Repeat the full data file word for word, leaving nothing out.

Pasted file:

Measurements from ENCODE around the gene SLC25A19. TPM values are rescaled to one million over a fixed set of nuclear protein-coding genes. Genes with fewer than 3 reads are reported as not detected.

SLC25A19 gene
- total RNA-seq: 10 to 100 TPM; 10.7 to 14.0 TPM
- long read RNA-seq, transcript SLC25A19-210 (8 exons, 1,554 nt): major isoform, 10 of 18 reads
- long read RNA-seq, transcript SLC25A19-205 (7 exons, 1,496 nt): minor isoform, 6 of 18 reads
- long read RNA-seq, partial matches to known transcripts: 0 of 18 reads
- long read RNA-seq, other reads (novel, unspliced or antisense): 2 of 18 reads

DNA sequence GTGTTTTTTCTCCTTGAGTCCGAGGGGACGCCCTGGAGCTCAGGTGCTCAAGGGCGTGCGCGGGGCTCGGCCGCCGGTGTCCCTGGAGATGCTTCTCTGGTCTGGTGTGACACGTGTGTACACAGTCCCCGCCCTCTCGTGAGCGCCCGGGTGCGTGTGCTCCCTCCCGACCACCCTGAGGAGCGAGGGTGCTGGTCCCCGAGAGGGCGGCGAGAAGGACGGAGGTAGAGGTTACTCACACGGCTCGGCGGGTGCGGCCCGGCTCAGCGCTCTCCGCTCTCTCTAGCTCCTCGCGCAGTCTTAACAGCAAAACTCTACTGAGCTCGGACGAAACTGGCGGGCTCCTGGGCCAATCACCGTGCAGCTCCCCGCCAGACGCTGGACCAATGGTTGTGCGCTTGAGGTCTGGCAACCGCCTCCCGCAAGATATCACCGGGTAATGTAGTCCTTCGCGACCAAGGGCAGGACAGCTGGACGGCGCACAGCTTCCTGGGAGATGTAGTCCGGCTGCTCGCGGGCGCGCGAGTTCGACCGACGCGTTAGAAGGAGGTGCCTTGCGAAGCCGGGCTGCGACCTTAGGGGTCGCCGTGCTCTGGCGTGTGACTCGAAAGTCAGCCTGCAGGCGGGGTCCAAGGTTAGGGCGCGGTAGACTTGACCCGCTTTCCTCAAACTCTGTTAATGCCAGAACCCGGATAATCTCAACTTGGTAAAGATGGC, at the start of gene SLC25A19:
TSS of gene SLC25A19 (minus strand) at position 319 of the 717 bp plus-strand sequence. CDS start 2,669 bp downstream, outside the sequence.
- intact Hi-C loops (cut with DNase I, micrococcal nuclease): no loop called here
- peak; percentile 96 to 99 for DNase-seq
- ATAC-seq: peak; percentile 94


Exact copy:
Measurements from ENCODE around the gene SLC25A19. TPM values are rescaled to one million over a fixed set of nuclear protein-coding genes. Genes with fewer than 3 reads are reported as not detected.

SLC25A19 gene
- total RNA-seq: 10 to 100 TPM; 10.7 to 14.0 TPM
- long read RNA-seq, transcript SLC25A19-210 (8 exons, 1,554 nt): major isoform, 10 of 18 reads
- long read RNA-seq, transcript SLC25A19-205 (7 exons, 1,496 nt): minor isoform, 6 of 18 reads
- long read RNA-seq, partial matches to known transcripts: 0 of 18 reads
- long read RNA-seq, other reads (novel, unspliced or antisense): 2 of 18 reads

DNA sequence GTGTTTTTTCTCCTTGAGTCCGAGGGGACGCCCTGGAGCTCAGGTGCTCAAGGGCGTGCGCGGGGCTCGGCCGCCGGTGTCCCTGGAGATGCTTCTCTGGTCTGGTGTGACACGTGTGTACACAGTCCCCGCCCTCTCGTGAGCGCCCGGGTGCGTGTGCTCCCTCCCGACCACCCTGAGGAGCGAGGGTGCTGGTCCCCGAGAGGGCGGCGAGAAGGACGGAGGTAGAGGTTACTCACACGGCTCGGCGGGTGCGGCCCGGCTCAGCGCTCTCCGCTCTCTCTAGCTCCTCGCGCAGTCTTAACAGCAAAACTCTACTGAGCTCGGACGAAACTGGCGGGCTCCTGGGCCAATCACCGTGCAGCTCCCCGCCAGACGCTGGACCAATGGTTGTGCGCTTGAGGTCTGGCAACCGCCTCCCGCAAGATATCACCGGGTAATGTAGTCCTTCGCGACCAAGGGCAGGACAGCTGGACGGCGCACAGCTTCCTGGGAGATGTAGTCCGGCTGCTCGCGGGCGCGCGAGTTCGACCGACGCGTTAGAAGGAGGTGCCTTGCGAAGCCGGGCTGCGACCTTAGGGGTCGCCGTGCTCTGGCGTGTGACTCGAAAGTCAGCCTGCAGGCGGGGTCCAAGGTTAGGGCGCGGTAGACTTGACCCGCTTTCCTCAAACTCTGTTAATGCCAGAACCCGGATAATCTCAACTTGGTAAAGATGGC, at the start of gene SLC25A19:
TSS of gene SLC25A19 (minus strand) at position 319 of the 717 bp plus-strand sequence. CDS start 2,669 bp downstream, outside the sequence.
- intact Hi-C loops (cut with DNase I, micrococcal nuclease): no loop called here
- peak; percentile 96 to 99 for DNase-seq
- ATAC-seq: peak; percentile 94